Book review: Maoism: A Global History, by Julia Lovell

Workers build a scaffold to clean the statue of former Chinese leader Mao Zedong in Chengdu, Sichuan Province. PIC: China Photos/Getty Images
Workers build a scaffold to clean the statue of former Chinese leader Mao Zedong in Chengdu, Sichuan Province. PIC: China Photos/Getty Images
0
Have your say

What was – what is – Maoism? At the end of the introductory chapter of this exceptional work, Julia Lovell quotes Christophe Bourseiller, announcing that “Maoism doesn’t exist. It never has done. That, without doubt, explains its success.” This book is a wry rebuke to that. Yes, there are paradoxes and contradictions within the thought of Mao Zedong, but by looking at it from a wider perspective, Lovell has produced a work which may well be the most harrowing, fascinating and occasionally hilarious book on the subject thus far.

This is a book of almost constant pin-pricking. There is a narrative, commonly held, that Maoist China was a neutral, almost aloof, bystander. By looking at revolutions inspired by Mao in Cambodia, Peru, Vietnam, Indonesia, Korea, Zimbabwe and many other places, this work recalibrates an old story of the 20th century being dominated by the democratic West and the Soviet Union. There was – and the Left Bank intellectuals like Sartre, Foucault and Barthes, who became infatuated with Mao, would appreciate the irony – always a third term. China was exporting more than plastic toys and shoddy tops. One of the ironies this history highlights by taking such a global perspective is that Mao, a salty-tongued demagogue from a peasant background, who often appeared wearing clothes pockmarked with cigarette burns, became an icon to the likes of Andy Warhol and a beacon to the turtle-necks of academia.

If there is one lesson from this thorough account, it is that Maoism was very good at seizing power and very bad at wielding it. Its ability to be transfused abroad in part depended on the exact conditions of the success of the 1949 victory in China. Lovell is acute on how anti-imperial rhetoric stirred up similar movements elsewhere; she is equally acute that the conditions in China did not map easily on to other nations. The policy of “surrounding the cities from the countryside”, the nature of guerilla warfare and the necessity of having the agrarian peasantry on side made more sense in the China of the time than in later conflicts. In most cases – Nepal being her outlier – what Maoism exported was expedient, angry and ultimately unfulfilled. If the poorest live in the cities, the countryside is not the place to sow the seeds of revolution.

It also places the nudging from China to other territories in the context of the Sino-Soviet stalemate. One of the most – I don’t know if there is a word that combines farcical and ghastly – scenes involves Nikita Khrushchev, wearing armbands, swimming next to Mao, as the interpreter paddled between them. We have rather forgotten the split between the USSR and the PRC, and how their methods differed. Stalin and Mao were both military men; but when Stalin marched, Mao bided his time in the caves of Yan’an.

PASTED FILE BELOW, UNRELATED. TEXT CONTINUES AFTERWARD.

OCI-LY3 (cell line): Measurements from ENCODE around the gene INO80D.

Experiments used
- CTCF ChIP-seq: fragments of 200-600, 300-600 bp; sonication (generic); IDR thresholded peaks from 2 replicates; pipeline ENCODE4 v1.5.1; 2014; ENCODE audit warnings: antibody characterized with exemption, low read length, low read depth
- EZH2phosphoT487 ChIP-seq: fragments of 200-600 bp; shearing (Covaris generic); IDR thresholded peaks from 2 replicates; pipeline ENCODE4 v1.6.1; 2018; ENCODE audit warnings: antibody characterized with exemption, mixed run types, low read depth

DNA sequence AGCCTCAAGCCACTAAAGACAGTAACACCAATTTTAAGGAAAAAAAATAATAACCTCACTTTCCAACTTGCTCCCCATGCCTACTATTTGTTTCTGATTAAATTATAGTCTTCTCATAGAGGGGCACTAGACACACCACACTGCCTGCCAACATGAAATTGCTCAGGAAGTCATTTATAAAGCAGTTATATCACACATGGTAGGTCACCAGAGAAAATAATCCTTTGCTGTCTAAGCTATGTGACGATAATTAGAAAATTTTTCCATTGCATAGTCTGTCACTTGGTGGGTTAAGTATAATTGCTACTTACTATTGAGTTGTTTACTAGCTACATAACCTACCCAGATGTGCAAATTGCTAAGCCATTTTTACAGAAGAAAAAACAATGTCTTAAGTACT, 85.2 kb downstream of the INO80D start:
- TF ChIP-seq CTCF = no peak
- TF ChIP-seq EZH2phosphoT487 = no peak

Stalin wooed various Western intellectuals, such as HG Wells, but Mao managed with one author – Edgar Snow, who wrote Red Star Over China – whose work inspired many more than The Little Red Book. In terms of both the post-colonial and the anti-capitalist, Mao’s regime was the alternative to the alternative. One of the other moments of levity in this grave tome is a description of the pulping of Mao’s Collected Works. Another, which cannot go unmentioned, is that one female African Maoist took the nom de guerre “Margaret Thatcher” while fighting aside someone who called himself “James Bond”. Lovell realises that there was something carnivalesque about Mao. One of the Black Panthers called him “the baddest mother***er on planet earth”. It obviously appealed to the Situationist International: rebellion was necessary. It was forbidden to forbid in Paris; it was dangerous to decline in Beijing.

Exposure to such incredible beliefs makes the experience, if anything, rather less awful for the reader. Although writers such as Frank Dikötter have systematically analysed the effects of Mao in power, less work has been done on the impact of China abroad. It is very useful indeed to have a proper academic dealing with these matters – such as, for example, the Indian government’s mistranslation of the Salwa Judum as “Peace March”, when it actually meant “Purification Hunt”. That kind of detail humanises the dehumanising of the global Maoist brand, on both sides. It also makes it more horrific. There is nothing spared here about how the Maoist insurgents were often the targets of despicable violence by the state, nor are the effects of Maoist governance made less grievous.

For a history so deeply sad and so enlightening, it ought to be mentioned that this account is also very well written. Some academic works can be terribly turgid, but this is smooth and cautious, almost wily in how the awful and the unbelievable are counterpointed. In looking at Maoism with wider eyes, the one thing that struck me about the various villains and revolutionaries was that history repeats itself, first as tragedy, then as plagiarism. The same slogans are repeated with a kind of hypnotic genuflection.

It is a dreadful thing to say, but you can’t deny that Mao knew how to write a headline-grabbing phrase.

Maoism: A Global History, by Julia Lovell, Bodley Head, £30